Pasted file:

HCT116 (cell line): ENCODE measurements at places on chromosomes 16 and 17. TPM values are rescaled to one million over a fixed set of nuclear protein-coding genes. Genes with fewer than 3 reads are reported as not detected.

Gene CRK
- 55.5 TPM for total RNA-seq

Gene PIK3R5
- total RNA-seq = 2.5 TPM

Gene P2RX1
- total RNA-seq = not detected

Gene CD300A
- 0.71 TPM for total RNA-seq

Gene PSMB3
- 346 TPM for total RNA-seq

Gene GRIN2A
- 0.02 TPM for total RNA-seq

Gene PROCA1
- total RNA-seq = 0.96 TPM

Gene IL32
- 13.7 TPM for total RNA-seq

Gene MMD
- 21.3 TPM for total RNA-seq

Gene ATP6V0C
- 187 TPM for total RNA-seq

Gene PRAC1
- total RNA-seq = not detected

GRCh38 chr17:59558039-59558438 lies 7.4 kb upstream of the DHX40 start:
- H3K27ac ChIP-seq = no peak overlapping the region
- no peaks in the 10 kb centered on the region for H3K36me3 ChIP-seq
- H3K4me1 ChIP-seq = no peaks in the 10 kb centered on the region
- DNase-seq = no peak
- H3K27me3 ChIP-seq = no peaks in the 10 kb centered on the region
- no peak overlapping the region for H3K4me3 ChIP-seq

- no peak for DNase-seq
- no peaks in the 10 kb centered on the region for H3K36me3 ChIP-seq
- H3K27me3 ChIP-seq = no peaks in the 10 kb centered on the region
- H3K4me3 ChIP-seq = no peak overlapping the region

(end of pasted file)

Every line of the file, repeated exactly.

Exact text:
HCT116 (cell line): ENCODE measurements at places on chromosomes 16 and 17. TPM values are rescaled to one million over a fixed set of nuclear protein-coding genes. Genes with fewer than 3 reads are reported as not detected.

Gene CRK
- 55.5 TPM for total RNA-seq

Gene PIK3R5
- total RNA-seq = 2.5 TPM

Gene P2RX1
- total RNA-seq = not detected

Gene CD300A
- 0.71 TPM for total RNA-seq

Gene PSMB3
- 346 TPM for total RNA-seq

Gene GRIN2A
- 0.02 TPM for total RNA-seq

Gene PROCA1
- total RNA-seq = 0.96 TPM

Gene IL32
- 13.7 TPM for total RNA-seq

Gene MMD
- 21.3 TPM for total RNA-seq

Gene ATP6V0C
- 187 TPM for total RNA-seq

Gene PRAC1
- total RNA-seq = not detected

GRCh38 chr17:59558039-59558438 lies 7.4 kb upstream of the DHX40 start:
- H3K27ac ChIP-seq = no peak overlapping the region
- no peaks in the 10 kb centered on the region for H3K36me3 ChIP-seq
- H3K4me1 ChIP-seq = no peaks in the 10 kb centered on the region
- DNase-seq = no peak
- H3K27me3 ChIP-seq = no peaks in the 10 kb centered on the region
- no peak overlapping the region for H3K4me3 ChIP-seq

- no peak for DNase-seq
- no peaks in the 10 kb centered on the region for H3K36me3 ChIP-seq
- H3K27me3 ChIP-seq = no peaks in the 10 kb centered on the region
- H3K4me3 ChIP-seq = no peak overlapping the region